Unless such holy scripture is conceived and taught as figurative and poetic, there is, unfortunately, always going to be a basis for tribalists to claim that the violence that they perpetrate is done in the name of Islam.

NIGEL SCOTLAND

8 The Rowans, Woodmancote

Cheltenham, Glos. GL52 9RL

 

From the Revd Paul Nicolson

Sir, — What happened in Manchester on Monday 22 May was murder. But it cannot be wrong to ask why young people born in the UK feel so alienated that they start plotting such wicked acts.

Among the reasons might be the warped preaching of a great faith. Another might be a sharing, with many of us in the UK, of a horror and anger at the “collateral damage” in the slaughter of civilians in what might be the homeland of their ancestors. Another might be the dire social and economic circumstances of the poorest families in the UK, which leave so many young people with little to live on or to hope for.

Suicide rates in young adults have gone up every year, and by 13 per cent since 2010, and are continuing to rise, data from the Centers for Disease Control and Prevention has shown. It is common knowledge that the incomes of the poorest families and individuals have been cut, while housing costs have increased since 2010, creating a squeeze on the purchase of food, fuel, water, and other necessities, leading to mental and physical illness.

Whatever the reasons for the alienation of young people, our rulers, whoever those are after today, will have to seek and then face the truth.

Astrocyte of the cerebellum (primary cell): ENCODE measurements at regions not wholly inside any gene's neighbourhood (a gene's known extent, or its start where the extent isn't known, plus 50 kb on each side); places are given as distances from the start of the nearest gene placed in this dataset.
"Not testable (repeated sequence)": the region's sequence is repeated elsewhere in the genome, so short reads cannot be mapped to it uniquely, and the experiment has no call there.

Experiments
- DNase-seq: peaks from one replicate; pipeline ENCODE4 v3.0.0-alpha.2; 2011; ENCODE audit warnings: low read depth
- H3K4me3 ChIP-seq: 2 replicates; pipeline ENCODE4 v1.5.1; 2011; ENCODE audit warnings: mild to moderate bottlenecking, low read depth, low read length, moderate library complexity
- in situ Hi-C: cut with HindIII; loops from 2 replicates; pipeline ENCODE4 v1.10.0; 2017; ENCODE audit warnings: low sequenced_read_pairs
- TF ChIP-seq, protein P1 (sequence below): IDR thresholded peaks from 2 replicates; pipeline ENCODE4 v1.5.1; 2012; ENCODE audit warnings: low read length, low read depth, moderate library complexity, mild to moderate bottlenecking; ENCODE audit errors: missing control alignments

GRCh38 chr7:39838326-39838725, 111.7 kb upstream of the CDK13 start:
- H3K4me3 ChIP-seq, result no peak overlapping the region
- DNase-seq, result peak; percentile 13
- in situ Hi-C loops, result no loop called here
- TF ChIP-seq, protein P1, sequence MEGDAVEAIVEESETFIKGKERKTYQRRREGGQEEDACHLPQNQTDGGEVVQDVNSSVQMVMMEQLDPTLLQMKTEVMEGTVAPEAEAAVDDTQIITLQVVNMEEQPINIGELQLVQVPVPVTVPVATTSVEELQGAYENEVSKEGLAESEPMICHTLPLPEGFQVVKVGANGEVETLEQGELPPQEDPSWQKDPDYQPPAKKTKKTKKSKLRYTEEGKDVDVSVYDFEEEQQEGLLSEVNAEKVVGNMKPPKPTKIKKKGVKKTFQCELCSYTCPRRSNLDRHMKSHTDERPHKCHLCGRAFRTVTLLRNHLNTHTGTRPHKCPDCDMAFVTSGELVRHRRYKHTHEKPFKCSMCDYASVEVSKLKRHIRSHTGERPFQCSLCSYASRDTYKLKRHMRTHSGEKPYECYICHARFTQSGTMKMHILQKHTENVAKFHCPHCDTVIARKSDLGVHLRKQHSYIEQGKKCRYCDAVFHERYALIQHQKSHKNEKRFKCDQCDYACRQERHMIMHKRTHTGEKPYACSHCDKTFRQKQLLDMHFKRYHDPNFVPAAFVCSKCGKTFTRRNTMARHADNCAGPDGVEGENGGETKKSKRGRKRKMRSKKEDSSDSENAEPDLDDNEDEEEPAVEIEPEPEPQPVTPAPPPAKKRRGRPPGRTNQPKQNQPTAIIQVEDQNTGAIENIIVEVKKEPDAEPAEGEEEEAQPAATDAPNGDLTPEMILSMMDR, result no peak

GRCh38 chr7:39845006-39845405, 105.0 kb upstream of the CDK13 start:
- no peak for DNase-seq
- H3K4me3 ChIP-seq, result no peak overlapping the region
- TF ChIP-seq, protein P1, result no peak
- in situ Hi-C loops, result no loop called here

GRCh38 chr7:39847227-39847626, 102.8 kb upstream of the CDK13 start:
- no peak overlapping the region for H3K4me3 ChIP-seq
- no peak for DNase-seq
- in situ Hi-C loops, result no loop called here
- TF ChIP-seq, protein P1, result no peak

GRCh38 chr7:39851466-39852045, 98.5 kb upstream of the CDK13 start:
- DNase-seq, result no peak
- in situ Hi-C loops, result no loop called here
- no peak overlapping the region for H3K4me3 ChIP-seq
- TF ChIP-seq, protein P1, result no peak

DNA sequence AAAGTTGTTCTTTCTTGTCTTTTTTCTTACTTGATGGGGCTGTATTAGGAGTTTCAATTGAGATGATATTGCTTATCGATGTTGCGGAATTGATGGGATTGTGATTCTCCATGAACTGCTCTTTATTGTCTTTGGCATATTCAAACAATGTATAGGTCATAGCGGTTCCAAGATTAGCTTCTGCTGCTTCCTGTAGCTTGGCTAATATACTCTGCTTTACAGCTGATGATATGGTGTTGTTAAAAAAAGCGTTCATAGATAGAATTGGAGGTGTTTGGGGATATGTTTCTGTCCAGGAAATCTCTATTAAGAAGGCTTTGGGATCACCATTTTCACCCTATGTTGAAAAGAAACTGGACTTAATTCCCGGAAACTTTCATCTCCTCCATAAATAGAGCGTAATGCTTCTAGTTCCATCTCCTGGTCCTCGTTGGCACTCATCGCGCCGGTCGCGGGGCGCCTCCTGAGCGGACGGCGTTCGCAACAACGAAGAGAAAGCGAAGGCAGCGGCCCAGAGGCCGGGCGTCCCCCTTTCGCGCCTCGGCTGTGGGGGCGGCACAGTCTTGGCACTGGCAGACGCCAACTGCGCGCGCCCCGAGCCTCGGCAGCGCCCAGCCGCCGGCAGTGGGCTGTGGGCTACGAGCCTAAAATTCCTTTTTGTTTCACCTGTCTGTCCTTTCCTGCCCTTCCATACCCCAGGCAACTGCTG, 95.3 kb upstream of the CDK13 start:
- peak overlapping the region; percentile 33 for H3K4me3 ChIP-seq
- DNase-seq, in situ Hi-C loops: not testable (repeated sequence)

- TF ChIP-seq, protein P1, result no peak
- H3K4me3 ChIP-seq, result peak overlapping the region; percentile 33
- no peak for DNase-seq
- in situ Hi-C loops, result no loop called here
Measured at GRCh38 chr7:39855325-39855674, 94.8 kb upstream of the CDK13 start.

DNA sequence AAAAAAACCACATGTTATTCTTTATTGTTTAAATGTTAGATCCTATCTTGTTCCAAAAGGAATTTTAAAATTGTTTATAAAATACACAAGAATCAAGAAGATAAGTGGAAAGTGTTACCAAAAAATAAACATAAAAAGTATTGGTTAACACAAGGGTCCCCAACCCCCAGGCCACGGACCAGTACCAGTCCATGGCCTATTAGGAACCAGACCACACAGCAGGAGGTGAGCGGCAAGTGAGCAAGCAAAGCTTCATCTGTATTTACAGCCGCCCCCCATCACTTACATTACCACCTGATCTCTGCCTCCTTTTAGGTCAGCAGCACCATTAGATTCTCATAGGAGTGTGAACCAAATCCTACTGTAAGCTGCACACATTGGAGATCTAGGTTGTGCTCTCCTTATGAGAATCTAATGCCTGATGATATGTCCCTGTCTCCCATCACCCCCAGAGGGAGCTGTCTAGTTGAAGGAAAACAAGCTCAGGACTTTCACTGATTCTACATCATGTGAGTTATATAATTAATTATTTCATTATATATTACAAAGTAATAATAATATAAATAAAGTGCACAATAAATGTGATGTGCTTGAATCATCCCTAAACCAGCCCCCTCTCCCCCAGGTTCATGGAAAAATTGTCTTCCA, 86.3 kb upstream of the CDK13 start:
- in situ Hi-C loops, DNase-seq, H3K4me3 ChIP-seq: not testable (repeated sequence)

PAUL NICOLSON

Taxpayers Against Poverty

93 Campbell Road

London N17 0BF

 

ExxonMobil resolution and its implications

 

From Mr Mark Letcher

Sir, — We commend the work of the Church Commissioners and other investors who have succeeded in getting the resolution on climate change passed by shareholders at ExxonMobil’s AGM. This was positive news during a week in which Donald Trump recklessly pulled the US out of the Paris Agreement.

It is important, however, to remember that ExxonMobil’s Board of Directors urged shareholders to vote against the resolution again this year, showing that Exxon — like President Trump — is still in denial about the realities of climate change. In addition, Exxon is still under investigation by Attorneys General in New York and Massachusetts for misleading the public and investors on the dangers and potential risks of climate change.

Furthermore, the resolution does not require the company to reduce its carbon emissions, but only to report on the impact of climate policies on its business. BP and Shell passed similar resolutions in 2015, and yet are pursuing business strategies that take us towards a dangerous 3°C of global average temperature rises.

To meet the goals of the Paris Agreement, global carbon emissions must start declining by 2020, according to former UN climate chief, Christiana Figueres. Given the increasing urgency of the situation, the speed of the transition from fossil fuels to renewable energy must accelerate dramatically.

This means that the Church of England and other investors need to shift investments out of fossil fuels and into renewable energy much more quickly than they are already doing. The Church’s current engagement policy will continue to be tenable only if fossil-fuel companies now take swift action to align their operations with the Paris Agreement targets. Otherwise, the Church must carry out its threat to disinvest.

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MARK LETCHER

Vice Chair, Operation Noah

40 Bermondsey Street

London SE1 3UD

 

CESA’s position during the apartheid struggle

 

From the Rt Revd John D. Davies